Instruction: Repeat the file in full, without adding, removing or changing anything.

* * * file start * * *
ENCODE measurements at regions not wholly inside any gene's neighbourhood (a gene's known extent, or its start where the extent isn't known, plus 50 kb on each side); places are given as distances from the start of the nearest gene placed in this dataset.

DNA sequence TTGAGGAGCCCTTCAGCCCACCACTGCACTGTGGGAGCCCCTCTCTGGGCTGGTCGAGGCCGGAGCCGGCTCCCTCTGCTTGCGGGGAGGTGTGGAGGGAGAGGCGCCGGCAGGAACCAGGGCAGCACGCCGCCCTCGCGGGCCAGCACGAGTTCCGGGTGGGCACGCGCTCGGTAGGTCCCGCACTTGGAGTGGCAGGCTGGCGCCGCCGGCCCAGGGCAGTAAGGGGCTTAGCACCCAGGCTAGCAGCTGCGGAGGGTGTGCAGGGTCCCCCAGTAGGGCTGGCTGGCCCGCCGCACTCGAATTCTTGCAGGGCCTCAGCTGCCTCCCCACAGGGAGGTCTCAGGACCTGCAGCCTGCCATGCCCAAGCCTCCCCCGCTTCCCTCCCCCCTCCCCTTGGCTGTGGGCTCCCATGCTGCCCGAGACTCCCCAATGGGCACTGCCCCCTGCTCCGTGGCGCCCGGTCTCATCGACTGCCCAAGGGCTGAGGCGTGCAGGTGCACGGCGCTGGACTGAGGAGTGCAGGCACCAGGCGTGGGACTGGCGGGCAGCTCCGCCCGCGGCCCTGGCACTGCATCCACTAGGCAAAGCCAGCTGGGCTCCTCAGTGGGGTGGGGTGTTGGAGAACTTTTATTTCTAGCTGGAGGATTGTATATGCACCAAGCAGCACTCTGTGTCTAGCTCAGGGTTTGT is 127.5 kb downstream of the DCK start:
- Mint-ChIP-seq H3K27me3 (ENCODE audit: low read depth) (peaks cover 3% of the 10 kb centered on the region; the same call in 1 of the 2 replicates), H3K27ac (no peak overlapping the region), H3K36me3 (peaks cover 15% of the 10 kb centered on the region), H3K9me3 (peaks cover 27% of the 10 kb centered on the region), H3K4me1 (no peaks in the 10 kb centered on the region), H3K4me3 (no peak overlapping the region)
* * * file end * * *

ENCODE measurements at regions not wholly inside any gene's neighbourhood (a gene's known extent, or its start where the extent isn't known, plus 50 kb on each side); places are given as distances from the start of the nearest gene placed in this dataset.

DNA sequence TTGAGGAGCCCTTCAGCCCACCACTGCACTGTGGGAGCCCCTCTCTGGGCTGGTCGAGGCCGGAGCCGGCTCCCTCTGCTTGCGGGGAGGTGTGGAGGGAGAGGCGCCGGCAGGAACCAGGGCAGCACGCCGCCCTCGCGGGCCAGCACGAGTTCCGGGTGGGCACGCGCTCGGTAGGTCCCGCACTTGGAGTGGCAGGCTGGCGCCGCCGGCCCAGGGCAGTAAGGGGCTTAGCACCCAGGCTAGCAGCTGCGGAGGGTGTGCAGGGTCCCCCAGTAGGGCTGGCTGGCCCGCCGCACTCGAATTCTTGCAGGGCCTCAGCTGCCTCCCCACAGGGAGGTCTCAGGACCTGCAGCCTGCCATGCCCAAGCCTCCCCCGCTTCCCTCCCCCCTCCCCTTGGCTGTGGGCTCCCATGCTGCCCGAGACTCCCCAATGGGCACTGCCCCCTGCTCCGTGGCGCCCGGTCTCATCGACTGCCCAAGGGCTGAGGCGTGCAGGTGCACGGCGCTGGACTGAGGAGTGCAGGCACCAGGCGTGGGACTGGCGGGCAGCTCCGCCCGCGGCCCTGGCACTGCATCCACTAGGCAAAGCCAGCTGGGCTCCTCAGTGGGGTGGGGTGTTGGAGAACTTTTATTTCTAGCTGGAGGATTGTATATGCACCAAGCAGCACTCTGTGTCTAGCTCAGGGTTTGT is 127.5 kb downstream of the DCK start:
- Mint-ChIP-seq H3K27me3 (ENCODE audit: low read depth) (peaks cover 3% of the 10 kb centered on the region; the same call in 1 of the 2 replicates), H3K27ac (no peak overlapping the region), H3K36me3 (peaks cover 15% of the 10 kb centered on the region), H3K9me3 (peaks cover 27% of the 10 kb centered on the region), H3K4me1 (no peaks in the 10 kb centered on the region), H3K4me3 (no peak overlapping the region)